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Let’s write a friendly privacy policy [ENG ­čçČ­čçž]

­čçÁ­čç▒ Przejd┼║ do polskiej wersji tego wpisu / Go to polish version of this post

I must admit that the popularity of this blog has exceeded my wildest expectations. At first, I thought I wouldn’t gain many readers and I would be writing to an empty audience. As a result, I never even thought about writing a privacy policy. However, with such growth, it’s embarrassing that I still don’t have such a document, so I decided to do something about it. In this post, I will describe the entire process of writing a privacy policy for this blog.

Right from the start, I want to emphasize that I am not an expert in this field, and the regulations like GDPR are like black magic to me. I will simply write based on the information I have gathered from the Internet and rely on common sense. I hope no lawyer will crucify me for what I write below. However, I am more than open to constructive criticism!

UPDATE 11.06.2023: My post caught the attention of Attorney Agnieszka Rapcewicz, who is an expert in the field of GDPR and also seems to have a grasp of the slightly more technical aspects related to privacy, which only a few lawyers possess. This combination is very valuable, and I am delighted to have had the opportunity to seek an opinion from such an individual! Based on this, I have modified certain sections below, indicating them with the word Update and the date.

UPDATE 18.07.2023: One of the Readers in a comment rightfully pointed out (thank you for that!) that the hosting provider is a processor, not a data controller. The data is entrusted to them, not shared ÔÇô they cannot do whatever they want with it, but only process it for server administration purposes. If it were shared (which I believe is not the case), they would be a controller, and therefore they could do „whatever they want” with it. This is a valid point, so I have clarified this post and the privacy policy of this blog.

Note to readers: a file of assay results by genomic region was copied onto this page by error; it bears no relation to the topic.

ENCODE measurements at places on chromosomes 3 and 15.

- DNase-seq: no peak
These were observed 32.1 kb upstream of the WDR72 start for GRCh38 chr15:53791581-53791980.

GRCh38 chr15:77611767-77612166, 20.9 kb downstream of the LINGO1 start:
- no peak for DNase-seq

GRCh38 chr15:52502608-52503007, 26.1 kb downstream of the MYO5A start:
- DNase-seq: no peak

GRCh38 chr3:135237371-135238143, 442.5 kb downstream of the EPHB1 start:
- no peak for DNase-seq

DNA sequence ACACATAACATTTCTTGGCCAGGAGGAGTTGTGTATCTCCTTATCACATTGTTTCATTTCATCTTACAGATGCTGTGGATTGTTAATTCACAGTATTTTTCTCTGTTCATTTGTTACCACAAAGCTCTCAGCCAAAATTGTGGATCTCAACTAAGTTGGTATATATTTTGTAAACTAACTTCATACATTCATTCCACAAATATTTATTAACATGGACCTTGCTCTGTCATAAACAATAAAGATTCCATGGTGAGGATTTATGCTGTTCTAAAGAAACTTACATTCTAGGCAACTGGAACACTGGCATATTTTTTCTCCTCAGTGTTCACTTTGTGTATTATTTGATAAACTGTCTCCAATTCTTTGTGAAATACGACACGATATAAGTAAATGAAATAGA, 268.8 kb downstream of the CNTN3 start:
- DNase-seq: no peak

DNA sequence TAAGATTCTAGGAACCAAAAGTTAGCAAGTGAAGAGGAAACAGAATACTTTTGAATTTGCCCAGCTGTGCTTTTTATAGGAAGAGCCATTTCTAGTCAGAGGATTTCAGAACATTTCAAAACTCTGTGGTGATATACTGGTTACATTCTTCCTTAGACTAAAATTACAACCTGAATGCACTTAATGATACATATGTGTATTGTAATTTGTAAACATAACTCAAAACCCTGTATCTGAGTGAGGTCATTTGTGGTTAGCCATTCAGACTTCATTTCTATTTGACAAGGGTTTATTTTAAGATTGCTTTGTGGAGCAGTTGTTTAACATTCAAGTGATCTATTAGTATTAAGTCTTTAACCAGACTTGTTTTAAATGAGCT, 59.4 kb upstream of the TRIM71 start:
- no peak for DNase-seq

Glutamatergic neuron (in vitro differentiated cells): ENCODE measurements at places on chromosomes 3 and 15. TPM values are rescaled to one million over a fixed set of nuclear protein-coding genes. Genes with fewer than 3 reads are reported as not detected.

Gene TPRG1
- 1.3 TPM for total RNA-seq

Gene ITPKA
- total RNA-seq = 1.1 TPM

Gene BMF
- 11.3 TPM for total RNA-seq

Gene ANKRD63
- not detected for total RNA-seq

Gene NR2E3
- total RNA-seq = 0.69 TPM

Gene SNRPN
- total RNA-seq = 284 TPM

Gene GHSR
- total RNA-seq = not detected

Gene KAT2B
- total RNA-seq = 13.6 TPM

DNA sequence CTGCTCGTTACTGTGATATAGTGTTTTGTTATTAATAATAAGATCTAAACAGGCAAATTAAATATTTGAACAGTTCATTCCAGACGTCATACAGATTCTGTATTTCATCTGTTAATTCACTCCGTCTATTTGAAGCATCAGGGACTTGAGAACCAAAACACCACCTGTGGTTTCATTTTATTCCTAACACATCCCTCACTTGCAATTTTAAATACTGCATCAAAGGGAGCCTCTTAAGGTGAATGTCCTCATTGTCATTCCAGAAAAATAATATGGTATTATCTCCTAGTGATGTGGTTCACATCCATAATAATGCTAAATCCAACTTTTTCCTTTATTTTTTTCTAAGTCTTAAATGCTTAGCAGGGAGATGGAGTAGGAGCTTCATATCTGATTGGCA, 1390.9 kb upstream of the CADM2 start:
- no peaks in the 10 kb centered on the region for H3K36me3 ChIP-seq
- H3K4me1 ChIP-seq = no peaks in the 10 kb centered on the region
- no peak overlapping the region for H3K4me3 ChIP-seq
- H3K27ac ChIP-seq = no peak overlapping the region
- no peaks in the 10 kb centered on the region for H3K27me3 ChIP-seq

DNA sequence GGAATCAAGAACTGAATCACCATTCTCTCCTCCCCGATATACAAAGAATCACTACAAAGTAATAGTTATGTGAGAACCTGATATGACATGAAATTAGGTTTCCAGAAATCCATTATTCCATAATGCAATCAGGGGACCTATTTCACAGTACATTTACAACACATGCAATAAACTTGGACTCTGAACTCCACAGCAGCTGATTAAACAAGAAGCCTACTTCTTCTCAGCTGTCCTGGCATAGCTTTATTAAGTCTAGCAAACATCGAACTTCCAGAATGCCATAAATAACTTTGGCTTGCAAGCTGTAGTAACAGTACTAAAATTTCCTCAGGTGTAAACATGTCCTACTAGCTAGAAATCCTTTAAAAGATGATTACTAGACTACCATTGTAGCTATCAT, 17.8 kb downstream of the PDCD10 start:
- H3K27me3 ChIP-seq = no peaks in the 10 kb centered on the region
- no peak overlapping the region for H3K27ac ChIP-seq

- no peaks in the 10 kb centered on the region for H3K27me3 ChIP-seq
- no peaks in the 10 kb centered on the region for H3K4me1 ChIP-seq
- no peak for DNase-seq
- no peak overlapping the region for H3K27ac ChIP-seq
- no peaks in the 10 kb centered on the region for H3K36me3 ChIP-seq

Initial assumptions

Based on my own example, I see a reluctance towards any kind of topics related to GDPR. I think this is due to the form used to create privacy policy statements, terms of service, and other regulations. In most cases, they are simply massive blocks of text divided into paragraphs, which are supposed to look super professional in that form. I believe my attitude is not unique, and more people (if not the majority) have the same thoughts. Reading anything in this form can be an enjoyable experience only for lawyers and hardcore enthusiasts. But is that really the point? To write something in the most convoluted and incomprehensible way possible? Perhaps it makes sense for someone who wants to hide something or smuggle it within a stream of clever and intimidating words. In practice, GDPR is a great thing, whose fundamental assumption should be to protect privacy and ensure the security of ordinary people, citizens, and service users. Everyone should have the right to ensure the security of their data and have the tools to enforce this right.

Can a privacy policy be created fulfilling its role without unnecessary hassle? In my opinion, yes! It is enough to consider the purpose of writing such a document, ask the right questions, and conscientiously answer them while maintaining a coherent form, focusing only on the substance.

What are these questions?

Contrary to appearances, the task of a privacy policy is very simple. As the owner (Administrator) of a website/service/application, we need to provide the user with all the information regarding their data. I have divided this into 6 questions that need to be asked:

  1. Who is the Administrator (responsible person) of the data collected on this blog?
  2. What data is collected?
  3. Why are these data collected?
  4. Where are these data stored?
  5. To whom, besides the Administrator, are these data disclosed entrusted?
  6. What control does the user have over their data?

LetÔÇÖs start writing!

1. Who